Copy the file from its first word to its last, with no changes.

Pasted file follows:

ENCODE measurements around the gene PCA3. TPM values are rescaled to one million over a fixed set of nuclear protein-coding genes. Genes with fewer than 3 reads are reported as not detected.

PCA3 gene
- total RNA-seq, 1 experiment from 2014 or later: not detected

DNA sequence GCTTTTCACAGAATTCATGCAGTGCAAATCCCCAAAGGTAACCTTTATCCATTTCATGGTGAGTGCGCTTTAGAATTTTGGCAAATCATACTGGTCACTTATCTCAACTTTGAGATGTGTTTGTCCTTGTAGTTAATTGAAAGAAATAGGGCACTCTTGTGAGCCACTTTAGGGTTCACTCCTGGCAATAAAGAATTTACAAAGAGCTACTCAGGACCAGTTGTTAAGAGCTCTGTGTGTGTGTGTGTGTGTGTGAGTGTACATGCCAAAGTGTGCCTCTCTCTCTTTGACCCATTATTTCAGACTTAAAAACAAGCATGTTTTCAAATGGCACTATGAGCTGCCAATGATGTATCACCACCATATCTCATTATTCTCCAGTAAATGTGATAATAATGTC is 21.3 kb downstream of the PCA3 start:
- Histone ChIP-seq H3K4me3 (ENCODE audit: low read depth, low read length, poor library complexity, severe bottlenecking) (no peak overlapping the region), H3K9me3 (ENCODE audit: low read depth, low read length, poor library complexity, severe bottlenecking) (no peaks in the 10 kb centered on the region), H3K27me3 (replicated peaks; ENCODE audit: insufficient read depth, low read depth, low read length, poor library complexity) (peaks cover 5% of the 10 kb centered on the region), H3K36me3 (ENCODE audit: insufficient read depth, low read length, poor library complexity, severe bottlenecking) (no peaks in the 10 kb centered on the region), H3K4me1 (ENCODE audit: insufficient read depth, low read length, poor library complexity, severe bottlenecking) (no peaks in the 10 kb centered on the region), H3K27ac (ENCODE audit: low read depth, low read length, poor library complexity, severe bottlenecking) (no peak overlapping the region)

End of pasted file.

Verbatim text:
ENCODE measurements around the gene PCA3. TPM values are rescaled to one million over a fixed set of nuclear protein-coding genes. Genes with fewer than 3 reads are reported as not detected.

PCA3 gene
- total RNA-seq, 1 experiment from 2014 or later: not detected

DNA sequence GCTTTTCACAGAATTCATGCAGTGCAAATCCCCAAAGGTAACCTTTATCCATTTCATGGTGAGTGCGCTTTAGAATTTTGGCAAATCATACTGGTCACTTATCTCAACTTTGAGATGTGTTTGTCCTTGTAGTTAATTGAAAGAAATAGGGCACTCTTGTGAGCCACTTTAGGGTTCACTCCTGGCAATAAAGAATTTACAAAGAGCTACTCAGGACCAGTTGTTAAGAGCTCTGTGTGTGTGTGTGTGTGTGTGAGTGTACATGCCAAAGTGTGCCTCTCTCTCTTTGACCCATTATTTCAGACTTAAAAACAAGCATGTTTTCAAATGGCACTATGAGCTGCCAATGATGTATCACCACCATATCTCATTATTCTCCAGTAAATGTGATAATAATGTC is 21.3 kb downstream of the PCA3 start:
- Histone ChIP-seq H3K4me3 (ENCODE audit: low read depth, low read length, poor library complexity, severe bottlenecking) (no peak overlapping the region), H3K9me3 (ENCODE audit: low read depth, low read length, poor library complexity, severe bottlenecking) (no peaks in the 10 kb centered on the region), H3K27me3 (replicated peaks; ENCODE audit: insufficient read depth, low read depth, low read length, poor library complexity) (peaks cover 5% of the 10 kb centered on the region), H3K36me3 (ENCODE audit: insufficient read depth, low read length, poor library complexity, severe bottlenecking) (no peaks in the 10 kb centered on the region), H3K4me1 (ENCODE audit: insufficient read depth, low read length, poor library complexity, severe bottlenecking) (no peaks in the 10 kb centered on the region), H3K27ac (ENCODE audit: low read depth, low read length, poor library complexity, severe bottlenecking) (no peak overlapping the region)